Rachel Geman, Contributor
“The 2019 reboot of the venerable 1994 classic raises troubling questions about commercial greed’s leverage over artistic merit. Unless your kids think cartoons are too old-fashioned, stay home and watch less derivative fare!”
-virtually every review of “The Lion King”
“Ocean’s 9”: Ocean’s 8, but with men.
“Rear Windows 10”: Stuck at home due to the absence of any compelling reason to leave the apartment, a young brand manager realizes that every time this other guy gets a burrito or whatever, he himself is copied on the e-receipt via Square. When the other guy starts making larger orders at odd hours with more vegetarian options, it seems there may be a girlfriend in the picture. Then the average receipt size shrinks again. Where is the girlfriend?
“Rumor Has Had It”: Now married, Aniston’s Sarah Huttinger and Ruffalo’s Jeff Daly suspect that Jeff is the lovechild of Michael (“Tootsie”) Dorsey and either the Teri Garr or the Jessica Lange character. Subsequent franchise titles could include “Rumor Had It” and “Rumor Had Had It.”
“Frenemies, a ‘like!’ story”: Their great-grandparents were Holocaust survivors caught between Eros and Thanatos, meaning and nihilism. Almost 75 years later, young people navigate the challenges of syncing their calendars to the right time zone when an old friend, presumed dead because she hadn’t posted on social media in 15 hours, unexpectedly arrives.
“Stranger Danger Liaisons”: They dropped a decade in age in the first remake, now…actually, HARD PASS.
“Armageddon 2019”: In collaboration with Disney, a sick-of-traveling Asteroid is persuaded by a well-meaning and diverse set of astronauts and inanimate language specialists that it doesn’t really have to follow its imperative trajectory and crash into Earth. Instead, everybody wins if it visits another Solar System. With Dwayne “the Rock” Johnson as the asteroid, Lin-Manuel Miranda as the head rock linguist, Oprah as the Earth, and some white guy who resembles Bruce Willis as the person who almost stupidly shoots at the asteroid just when it is starting to grasp that the forces of thermodynamics are nothing compared to a good heart.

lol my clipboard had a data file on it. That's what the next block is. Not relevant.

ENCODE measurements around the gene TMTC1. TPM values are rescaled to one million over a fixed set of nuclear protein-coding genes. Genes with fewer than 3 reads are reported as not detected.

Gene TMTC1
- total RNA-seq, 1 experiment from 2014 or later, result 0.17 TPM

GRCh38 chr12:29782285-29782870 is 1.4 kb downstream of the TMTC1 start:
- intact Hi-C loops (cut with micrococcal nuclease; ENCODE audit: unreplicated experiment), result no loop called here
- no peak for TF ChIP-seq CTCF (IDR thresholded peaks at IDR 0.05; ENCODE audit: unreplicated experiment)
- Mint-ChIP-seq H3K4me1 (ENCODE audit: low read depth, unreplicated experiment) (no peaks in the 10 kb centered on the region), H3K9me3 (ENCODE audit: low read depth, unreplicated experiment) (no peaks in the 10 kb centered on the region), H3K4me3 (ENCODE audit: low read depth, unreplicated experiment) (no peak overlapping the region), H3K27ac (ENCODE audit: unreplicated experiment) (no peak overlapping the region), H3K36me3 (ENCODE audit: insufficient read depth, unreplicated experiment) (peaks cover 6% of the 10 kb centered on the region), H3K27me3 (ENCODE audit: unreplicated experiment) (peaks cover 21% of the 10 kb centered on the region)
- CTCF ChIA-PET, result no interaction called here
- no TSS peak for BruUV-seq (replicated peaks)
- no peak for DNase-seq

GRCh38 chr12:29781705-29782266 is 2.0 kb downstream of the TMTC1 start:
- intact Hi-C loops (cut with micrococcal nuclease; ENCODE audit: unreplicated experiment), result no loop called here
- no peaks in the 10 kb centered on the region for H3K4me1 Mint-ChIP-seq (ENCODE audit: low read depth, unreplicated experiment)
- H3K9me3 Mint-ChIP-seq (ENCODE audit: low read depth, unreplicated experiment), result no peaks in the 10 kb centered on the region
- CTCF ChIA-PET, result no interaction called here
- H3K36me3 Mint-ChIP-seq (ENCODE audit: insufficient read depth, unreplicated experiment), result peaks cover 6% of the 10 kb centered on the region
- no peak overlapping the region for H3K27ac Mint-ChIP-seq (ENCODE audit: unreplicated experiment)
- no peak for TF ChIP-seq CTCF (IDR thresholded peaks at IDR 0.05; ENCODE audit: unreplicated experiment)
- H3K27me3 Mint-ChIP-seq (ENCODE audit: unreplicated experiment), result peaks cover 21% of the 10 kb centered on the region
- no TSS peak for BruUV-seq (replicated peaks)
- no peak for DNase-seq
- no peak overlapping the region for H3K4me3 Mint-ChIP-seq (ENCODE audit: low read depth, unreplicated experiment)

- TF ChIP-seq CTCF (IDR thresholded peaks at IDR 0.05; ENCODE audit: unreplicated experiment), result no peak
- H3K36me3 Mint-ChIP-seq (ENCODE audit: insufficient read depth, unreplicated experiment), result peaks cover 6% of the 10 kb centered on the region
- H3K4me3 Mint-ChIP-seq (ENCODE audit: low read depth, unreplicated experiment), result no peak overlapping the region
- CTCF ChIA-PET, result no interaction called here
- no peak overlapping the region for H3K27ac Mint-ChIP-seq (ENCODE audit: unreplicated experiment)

“The Money Printer”: No one actually knows if this is a remake or where this came from. A previously-obscure, and possibly non-existent, minor figure in the Marvel-DC Universe literally prints money for the franchise. The film is predicted to gross nine figures.
“The Bourne Adjustable Rate Mortgage”: A mature Jason Bourne must apply his ear for language, eye for danger, and still-impressive physical prowess to understanding his personal finances and investment objectives, mastering the kids’ core curriculum math, and meeting his Fitbit goals.
“Ghost-Ghostbusters”: Ghostbusters, but with neither women nor men. The ghosts are expected to self-bust.
“The Big Chillax”: College friends, thrown together because one of them invited the others over, hardly recognize each other in the three or four years since graduation. One has a successful mustard company, another is scarred from a brush with the gig economy. Someone who was sort of an asshole then is still sort of an asshole. The nostalgic soundtrack features Katy Perry, LMFAO, and Justin Bieber.
“50 Candles”: Samantha prayed they’d all forget her birthday since she lies about her age! But when an embarrassing and widely-reported Bumble App data breach exposes the truth, Sam must get to the local high school to explain to her 16-year-old son that she only started “dating” after her separation from Jake. Turns out Long Duk Dong, now known as LDD, is the new school principal and head of the Japanese language department. Sam apologizes for her family’s racism. Turns out it is LDD’s 50th birthday as well, and he’s chaperoning an 80s throwback dance that very night at the school. Sam brings a cake and they share a mirthless laugh over their mutual inability to blow out so many candles due to advancing age.
“A Star Is Born”: Because.
“Uber Driver”: Set in a sanitized New York City, a young Uber Driver becomes increasingly nostalgic for a lost gritty New York City when Uber didn’t have to compete with Lyft and Via.
Rachel Geman is a law firm partner, mother of two, game creator, and as of late an avocational (read: unpaid and as yet unpublished) writer. She can send you many legal briefs to read but she won’t. Her professional bona fides: https://www.lieffcabraser.